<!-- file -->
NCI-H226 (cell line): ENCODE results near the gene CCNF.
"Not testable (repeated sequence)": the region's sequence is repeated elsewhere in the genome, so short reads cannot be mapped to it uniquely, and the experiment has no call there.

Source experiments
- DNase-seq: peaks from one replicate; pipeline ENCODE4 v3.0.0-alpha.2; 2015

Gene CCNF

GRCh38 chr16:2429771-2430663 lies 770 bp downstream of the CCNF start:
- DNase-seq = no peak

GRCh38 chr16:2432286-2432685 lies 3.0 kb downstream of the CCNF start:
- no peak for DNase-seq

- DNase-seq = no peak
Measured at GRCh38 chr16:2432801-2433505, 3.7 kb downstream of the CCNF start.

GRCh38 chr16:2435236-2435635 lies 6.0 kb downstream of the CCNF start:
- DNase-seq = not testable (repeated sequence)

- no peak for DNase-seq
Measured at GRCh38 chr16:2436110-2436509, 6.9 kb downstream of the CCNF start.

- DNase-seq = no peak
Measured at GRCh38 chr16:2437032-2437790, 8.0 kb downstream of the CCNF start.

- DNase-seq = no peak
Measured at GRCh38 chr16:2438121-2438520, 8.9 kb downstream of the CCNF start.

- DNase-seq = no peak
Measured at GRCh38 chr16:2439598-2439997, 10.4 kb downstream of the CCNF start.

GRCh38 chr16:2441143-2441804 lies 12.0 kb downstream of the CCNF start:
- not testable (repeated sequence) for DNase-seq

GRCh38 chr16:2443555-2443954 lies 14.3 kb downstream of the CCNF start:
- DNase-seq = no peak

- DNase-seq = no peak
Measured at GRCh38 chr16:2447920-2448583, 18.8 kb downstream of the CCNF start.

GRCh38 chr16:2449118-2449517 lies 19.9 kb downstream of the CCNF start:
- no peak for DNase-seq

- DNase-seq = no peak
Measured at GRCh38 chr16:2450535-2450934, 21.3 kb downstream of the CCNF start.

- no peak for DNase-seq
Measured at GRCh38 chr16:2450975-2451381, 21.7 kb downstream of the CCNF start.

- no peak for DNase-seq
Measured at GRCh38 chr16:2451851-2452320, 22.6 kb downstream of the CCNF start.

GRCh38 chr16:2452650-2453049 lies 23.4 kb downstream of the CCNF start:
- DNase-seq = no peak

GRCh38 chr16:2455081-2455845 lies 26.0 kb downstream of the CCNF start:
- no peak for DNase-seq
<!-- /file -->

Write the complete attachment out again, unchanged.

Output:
NCI-H226 (cell line): ENCODE results near the gene CCNF.
"Not testable (repeated sequence)": the region's sequence is repeated elsewhere in the genome, so short reads cannot be mapped to it uniquely, and the experiment has no call there.

Source experiments
- DNase-seq: peaks from one replicate; pipeline ENCODE4 v3.0.0-alpha.2; 2015

Gene CCNF

GRCh38 chr16:2429771-2430663 lies 770 bp downstream of the CCNF start:
- DNase-seq = no peak

GRCh38 chr16:2432286-2432685 lies 3.0 kb downstream of the CCNF start:
- no peak for DNase-seq

- DNase-seq = no peak
Measured at GRCh38 chr16:2432801-2433505, 3.7 kb downstream of the CCNF start.

GRCh38 chr16:2435236-2435635 lies 6.0 kb downstream of the CCNF start:
- DNase-seq = not testable (repeated sequence)

- no peak for DNase-seq
Measured at GRCh38 chr16:2436110-2436509, 6.9 kb downstream of the CCNF start.

- DNase-seq = no peak
Measured at GRCh38 chr16:2437032-2437790, 8.0 kb downstream of the CCNF start.

- DNase-seq = no peak
Measured at GRCh38 chr16:2438121-2438520, 8.9 kb downstream of the CCNF start.

- DNase-seq = no peak
Measured at GRCh38 chr16:2439598-2439997, 10.4 kb downstream of the CCNF start.

GRCh38 chr16:2441143-2441804 lies 12.0 kb downstream of the CCNF start:
- not testable (repeated sequence) for DNase-seq

GRCh38 chr16:2443555-2443954 lies 14.3 kb downstream of the CCNF start:
- DNase-seq = no peak

- DNase-seq = no peak
Measured at GRCh38 chr16:2447920-2448583, 18.8 kb downstream of the CCNF start.

GRCh38 chr16:2449118-2449517 lies 19.9 kb downstream of the CCNF start:
- no peak for DNase-seq

- DNase-seq = no peak
Measured at GRCh38 chr16:2450535-2450934, 21.3 kb downstream of the CCNF start.

- no peak for DNase-seq
Measured at GRCh38 chr16:2450975-2451381, 21.7 kb downstream of the CCNF start.

- no peak for DNase-seq
Measured at GRCh38 chr16:2451851-2452320, 22.6 kb downstream of the CCNF start.

GRCh38 chr16:2452650-2453049 lies 23.4 kb downstream of the CCNF start:
- DNase-seq = no peak

GRCh38 chr16:2455081-2455845 lies 26.0 kb downstream of the CCNF start:
- no peak for DNase-seq